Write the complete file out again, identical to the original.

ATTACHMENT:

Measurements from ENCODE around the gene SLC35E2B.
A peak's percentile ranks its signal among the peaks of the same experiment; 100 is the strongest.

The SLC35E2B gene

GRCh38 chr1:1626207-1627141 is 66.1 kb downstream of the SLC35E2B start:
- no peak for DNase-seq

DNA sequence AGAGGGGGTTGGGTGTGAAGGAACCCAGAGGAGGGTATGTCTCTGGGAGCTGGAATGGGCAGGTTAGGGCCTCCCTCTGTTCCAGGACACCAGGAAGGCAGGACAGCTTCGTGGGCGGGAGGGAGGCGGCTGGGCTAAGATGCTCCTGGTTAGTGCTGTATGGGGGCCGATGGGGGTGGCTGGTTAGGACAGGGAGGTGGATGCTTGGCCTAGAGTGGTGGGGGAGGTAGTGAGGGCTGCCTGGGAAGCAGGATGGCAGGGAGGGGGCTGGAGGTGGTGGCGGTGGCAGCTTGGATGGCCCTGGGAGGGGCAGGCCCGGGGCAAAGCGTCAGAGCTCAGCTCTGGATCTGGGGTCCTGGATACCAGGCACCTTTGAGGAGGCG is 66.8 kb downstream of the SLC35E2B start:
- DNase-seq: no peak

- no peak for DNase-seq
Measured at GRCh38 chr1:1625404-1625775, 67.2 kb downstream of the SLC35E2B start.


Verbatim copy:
Measurements from ENCODE around the gene SLC35E2B.
A peak's percentile ranks its signal among the peaks of the same experiment; 100 is the strongest.

The SLC35E2B gene

GRCh38 chr1:1626207-1627141 is 66.1 kb downstream of the SLC35E2B start:
- no peak for DNase-seq

DNA sequence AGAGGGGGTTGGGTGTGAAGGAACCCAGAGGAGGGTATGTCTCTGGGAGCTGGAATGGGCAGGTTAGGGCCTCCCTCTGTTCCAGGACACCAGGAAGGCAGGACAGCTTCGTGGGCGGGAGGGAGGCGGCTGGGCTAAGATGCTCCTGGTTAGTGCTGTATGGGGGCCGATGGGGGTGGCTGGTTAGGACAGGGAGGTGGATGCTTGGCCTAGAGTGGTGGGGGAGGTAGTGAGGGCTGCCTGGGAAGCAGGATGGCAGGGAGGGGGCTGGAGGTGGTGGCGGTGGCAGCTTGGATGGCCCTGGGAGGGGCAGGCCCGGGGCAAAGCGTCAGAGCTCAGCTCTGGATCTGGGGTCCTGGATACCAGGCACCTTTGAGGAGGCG is 66.8 kb downstream of the SLC35E2B start:
- DNase-seq: no peak

- no peak for DNase-seq
Measured at GRCh38 chr1:1625404-1625775, 67.2 kb downstream of the SLC35E2B start.